Canada opposition party postpones anti-Khalistan motion after Sikh protests | world news | Hindustan Times
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Canada opposition party postpones anti-Khalistan motion after Sikh protests

The motion sought to condemn all forms of terrorism and the glorification of any individuals who have committed acts of violence to advance the cause of an independent Khalistani state in India.

world Updated: Mar 02, 2018 15:12 IST
Anirudh Bhattacharyya
Conservative leader Andrew Scheer speaks in the House of Commons on Parliament Hill in Ottawa, Ontario, on February 28, 2018.
Conservative leader Andrew Scheer speaks in the House of Commons on Parliament Hill in Ottawa, Ontario, on February 28, 2018. (REUTERS FILE)

The Opposition Conservative Party of Canada postponed a motion criticising Khalistani terrorism and supporting a united India after campaigns by some Sikh groups against bringing it forward for a debate in the House of Commons on Thursday.

The motion was moved by party MP Erin O’Toole but hours before it was set for debate, it was deferred.

A spokesperson for party leader Andrew Scheer, Jake Enright told Hindustan Times that the decision on delaying the motion was taken as it “doesn’t reflect the context of the issue at hand.”

He pointed to developments around Liberal Party MP Randeep Sarai owning responsibility for an invitation to an official dinner reception, during Prime Minister Justin Trudeau’s recent visit to India, to Jaspal Atwal, convicted for an attempt to murder a visiting minister from Punjab in 1987. Trudeau has defended the allegation made by a senior national security official that “rogue” elements in the Indian government may have planted him to sabotage the trip.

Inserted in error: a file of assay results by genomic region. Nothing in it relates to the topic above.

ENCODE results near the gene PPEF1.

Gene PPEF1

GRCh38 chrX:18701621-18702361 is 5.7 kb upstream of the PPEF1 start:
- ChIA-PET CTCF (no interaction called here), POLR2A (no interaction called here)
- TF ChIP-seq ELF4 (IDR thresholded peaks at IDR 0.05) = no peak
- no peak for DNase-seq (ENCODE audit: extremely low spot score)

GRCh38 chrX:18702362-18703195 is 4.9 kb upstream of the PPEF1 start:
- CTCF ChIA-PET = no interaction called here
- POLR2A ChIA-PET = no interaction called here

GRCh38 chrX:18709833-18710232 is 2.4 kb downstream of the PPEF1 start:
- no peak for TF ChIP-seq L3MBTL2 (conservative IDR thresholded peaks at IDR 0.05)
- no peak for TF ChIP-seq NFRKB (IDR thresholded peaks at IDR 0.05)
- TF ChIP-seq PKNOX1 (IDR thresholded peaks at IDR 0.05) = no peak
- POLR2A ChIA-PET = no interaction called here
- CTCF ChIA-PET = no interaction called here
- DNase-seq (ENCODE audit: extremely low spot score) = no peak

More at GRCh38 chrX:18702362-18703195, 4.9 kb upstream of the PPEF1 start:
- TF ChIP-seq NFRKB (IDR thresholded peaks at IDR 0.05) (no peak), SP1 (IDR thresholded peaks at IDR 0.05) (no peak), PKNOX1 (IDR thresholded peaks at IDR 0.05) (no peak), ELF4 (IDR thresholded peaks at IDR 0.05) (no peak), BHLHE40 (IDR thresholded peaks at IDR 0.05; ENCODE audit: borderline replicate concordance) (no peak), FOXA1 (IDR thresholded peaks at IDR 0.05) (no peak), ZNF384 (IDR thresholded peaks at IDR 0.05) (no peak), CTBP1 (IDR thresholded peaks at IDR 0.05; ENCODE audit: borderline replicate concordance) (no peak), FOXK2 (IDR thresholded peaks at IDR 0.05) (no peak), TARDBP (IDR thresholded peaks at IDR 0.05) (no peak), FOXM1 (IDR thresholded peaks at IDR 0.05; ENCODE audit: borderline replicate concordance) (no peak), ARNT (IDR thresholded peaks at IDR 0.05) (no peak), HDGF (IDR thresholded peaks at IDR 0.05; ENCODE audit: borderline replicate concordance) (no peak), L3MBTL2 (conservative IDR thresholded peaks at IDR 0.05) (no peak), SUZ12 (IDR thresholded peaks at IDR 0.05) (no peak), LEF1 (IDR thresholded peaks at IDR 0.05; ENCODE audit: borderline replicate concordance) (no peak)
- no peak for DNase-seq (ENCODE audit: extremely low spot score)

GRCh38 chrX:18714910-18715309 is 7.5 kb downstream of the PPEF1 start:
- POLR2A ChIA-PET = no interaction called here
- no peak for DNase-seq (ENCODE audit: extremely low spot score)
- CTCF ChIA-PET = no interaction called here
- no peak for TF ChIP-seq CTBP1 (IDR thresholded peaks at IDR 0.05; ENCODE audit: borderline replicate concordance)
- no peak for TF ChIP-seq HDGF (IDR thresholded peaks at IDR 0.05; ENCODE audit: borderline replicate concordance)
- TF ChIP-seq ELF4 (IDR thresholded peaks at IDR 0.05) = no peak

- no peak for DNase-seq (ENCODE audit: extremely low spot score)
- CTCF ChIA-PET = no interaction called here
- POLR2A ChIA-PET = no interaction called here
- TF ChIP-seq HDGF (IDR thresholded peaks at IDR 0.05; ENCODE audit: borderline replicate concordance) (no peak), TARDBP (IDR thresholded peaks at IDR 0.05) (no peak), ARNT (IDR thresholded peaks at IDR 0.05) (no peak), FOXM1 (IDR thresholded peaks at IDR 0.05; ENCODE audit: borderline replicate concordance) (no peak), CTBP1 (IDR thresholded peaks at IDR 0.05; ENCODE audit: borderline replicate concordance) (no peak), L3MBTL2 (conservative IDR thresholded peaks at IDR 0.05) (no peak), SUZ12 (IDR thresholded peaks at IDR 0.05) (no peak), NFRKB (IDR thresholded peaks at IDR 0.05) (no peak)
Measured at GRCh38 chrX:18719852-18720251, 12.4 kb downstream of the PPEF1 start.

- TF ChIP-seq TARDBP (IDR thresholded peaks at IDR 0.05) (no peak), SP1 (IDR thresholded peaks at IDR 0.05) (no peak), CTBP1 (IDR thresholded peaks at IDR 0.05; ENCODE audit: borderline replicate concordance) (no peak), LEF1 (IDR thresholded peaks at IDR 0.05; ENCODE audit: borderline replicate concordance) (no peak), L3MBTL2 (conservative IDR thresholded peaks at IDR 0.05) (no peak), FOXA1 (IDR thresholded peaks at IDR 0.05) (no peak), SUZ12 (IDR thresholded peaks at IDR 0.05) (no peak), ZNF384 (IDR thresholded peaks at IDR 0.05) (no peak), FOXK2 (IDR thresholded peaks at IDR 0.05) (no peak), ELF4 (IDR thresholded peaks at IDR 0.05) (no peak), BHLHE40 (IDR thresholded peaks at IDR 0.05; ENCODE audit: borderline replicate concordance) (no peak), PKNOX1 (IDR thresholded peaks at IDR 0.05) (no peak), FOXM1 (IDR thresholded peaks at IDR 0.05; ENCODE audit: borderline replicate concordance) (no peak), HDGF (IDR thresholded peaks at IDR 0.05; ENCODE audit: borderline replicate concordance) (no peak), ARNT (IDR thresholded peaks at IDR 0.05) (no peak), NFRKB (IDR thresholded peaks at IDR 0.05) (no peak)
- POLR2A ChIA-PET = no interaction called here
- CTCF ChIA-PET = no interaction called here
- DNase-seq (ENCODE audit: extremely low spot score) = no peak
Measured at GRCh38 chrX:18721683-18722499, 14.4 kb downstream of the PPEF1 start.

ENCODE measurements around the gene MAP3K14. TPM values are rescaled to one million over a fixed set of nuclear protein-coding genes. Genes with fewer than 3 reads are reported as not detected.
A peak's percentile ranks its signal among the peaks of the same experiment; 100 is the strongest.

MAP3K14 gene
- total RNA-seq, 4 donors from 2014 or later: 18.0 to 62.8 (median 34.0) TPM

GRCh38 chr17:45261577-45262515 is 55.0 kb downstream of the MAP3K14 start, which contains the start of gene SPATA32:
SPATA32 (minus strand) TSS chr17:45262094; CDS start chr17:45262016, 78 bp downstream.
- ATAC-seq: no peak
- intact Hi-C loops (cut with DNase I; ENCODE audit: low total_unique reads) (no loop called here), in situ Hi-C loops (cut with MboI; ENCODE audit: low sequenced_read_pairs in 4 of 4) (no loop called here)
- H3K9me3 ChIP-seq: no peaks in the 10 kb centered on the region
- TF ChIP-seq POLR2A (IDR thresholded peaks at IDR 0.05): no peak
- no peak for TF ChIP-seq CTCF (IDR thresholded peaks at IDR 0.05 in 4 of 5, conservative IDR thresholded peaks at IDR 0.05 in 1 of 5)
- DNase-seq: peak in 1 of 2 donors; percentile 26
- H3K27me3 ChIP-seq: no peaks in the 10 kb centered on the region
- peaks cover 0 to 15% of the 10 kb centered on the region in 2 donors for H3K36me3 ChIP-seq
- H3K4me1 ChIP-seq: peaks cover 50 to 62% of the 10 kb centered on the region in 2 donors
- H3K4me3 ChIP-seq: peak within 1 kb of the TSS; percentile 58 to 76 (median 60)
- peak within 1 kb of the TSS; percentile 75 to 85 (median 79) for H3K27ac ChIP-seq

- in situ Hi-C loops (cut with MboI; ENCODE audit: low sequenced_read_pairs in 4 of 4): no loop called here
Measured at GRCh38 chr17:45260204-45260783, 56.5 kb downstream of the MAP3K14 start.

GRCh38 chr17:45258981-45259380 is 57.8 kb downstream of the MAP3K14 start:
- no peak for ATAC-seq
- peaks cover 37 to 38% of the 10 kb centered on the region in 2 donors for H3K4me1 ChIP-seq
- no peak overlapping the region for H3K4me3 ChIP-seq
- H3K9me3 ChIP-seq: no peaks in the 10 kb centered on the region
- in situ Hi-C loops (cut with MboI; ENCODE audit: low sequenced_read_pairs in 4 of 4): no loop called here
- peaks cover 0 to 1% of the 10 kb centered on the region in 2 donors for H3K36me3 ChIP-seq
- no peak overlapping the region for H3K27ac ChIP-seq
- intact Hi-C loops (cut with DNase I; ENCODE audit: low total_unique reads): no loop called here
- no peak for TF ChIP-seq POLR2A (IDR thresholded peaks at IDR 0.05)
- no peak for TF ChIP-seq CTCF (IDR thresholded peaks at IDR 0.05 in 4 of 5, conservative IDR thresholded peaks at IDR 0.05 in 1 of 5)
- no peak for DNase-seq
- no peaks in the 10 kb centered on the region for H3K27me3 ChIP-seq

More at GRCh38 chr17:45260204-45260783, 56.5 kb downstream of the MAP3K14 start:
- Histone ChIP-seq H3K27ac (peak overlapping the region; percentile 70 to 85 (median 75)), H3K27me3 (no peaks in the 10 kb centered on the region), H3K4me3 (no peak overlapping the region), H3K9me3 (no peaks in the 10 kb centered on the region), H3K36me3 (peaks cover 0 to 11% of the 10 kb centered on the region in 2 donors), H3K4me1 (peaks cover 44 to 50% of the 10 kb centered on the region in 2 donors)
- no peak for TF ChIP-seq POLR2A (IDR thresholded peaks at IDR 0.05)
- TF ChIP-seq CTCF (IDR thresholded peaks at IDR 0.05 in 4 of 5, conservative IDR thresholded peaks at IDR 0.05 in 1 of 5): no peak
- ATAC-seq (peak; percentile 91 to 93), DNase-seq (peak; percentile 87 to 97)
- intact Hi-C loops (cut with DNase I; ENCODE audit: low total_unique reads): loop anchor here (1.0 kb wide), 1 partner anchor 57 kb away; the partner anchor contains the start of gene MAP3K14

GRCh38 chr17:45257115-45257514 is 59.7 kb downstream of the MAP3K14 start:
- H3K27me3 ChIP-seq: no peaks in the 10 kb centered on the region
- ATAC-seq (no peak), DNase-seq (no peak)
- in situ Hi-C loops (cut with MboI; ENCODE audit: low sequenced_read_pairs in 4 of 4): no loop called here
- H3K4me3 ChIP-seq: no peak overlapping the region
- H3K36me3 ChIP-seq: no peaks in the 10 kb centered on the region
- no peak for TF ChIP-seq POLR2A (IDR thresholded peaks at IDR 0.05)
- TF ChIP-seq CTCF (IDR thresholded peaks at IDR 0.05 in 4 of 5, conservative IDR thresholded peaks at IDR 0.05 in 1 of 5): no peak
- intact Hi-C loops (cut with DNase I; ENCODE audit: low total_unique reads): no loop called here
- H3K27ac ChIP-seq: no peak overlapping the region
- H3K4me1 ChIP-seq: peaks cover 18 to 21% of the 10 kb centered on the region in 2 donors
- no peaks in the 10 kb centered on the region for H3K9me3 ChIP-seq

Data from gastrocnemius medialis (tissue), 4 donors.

Enright said the motion as it stood did not “capture” the full range of the “diplomatic dispute” between Canada and India over this matter.

He said the party “may bring this forward when we can”, but said the timing will depend on when the government places it on the House schedule and that could be a month away.

He said the text for motion is what was originally tabled but amendments may be made. The motion sought to “condemn in the strongest terms all forms of terrorism, including Khalistani extremism and the glorification of any individuals who have committed acts of violence to advance the cause of an independent Khalistani state in India.”

It also stood with a “united India” while valuing “the contributions of Canadian Sikhs and Canadian of Indian origin in our national life.”

The motion has drawn a sharp reaction from some groups who had started a campaign of calling and messaging Scheer and O’Toole at their listed numbers.

After the decision to shelve the motion for now, the Canadian Sikh Association, based in the Greater Toronto Area, said in a Facebook post: “Throughout the whole night, the Sikh Community has been working aggressively to refute the frivolous allegations of labelling our community as terrorists at the request of foreign and corrupt entities. We are thankful that the Conservative Party of Canada has come to its senses and confirms at 7:30 am this morning that they will not proceed with the motion. Our children will continue to live in Canada without facing foreign intimidation.”

That pushback may well have played a role in pushing back the motion, which may emerge in another form at the later date.